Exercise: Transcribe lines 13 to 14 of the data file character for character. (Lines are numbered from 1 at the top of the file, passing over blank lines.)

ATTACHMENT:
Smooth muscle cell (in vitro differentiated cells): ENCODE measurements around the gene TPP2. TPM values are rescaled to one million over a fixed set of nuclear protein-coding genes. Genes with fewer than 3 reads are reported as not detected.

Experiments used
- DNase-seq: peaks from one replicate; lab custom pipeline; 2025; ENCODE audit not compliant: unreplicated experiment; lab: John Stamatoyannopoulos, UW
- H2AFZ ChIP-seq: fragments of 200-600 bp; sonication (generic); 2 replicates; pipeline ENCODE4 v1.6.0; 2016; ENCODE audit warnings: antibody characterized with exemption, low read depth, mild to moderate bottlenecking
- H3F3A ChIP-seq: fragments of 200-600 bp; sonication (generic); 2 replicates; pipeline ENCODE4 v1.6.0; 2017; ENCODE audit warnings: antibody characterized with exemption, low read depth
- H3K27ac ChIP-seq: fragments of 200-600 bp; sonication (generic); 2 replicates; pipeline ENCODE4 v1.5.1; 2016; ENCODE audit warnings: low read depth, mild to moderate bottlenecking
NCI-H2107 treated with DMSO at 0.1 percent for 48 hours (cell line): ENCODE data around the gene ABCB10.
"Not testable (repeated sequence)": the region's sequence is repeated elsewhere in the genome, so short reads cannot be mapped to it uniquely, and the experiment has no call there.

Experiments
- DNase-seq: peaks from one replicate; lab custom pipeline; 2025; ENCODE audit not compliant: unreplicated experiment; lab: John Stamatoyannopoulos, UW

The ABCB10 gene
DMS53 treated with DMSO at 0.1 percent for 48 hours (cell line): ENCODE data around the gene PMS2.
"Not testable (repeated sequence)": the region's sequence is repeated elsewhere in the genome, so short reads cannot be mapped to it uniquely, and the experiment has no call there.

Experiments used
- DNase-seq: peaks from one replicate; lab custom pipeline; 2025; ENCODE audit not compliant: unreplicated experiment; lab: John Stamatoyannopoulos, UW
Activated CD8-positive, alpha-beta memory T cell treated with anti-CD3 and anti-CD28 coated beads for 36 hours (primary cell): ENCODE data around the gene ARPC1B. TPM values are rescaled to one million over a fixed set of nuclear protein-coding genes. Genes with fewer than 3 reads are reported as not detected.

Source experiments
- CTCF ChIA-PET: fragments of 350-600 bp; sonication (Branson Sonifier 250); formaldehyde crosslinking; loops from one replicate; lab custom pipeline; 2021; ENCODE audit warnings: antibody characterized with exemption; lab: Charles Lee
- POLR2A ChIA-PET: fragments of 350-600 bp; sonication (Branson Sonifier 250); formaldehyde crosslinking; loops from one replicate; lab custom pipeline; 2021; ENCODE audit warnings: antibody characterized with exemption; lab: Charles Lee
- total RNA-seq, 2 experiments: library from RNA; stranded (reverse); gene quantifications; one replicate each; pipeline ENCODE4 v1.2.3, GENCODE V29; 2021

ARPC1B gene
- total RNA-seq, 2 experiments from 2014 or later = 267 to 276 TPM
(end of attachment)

"Not testable (repeated sequence)": the region's sequence is repeated elsewhere in the genome, so short reads cannot be mapped to it uniquely, and the experiment has no call there.

Experiments used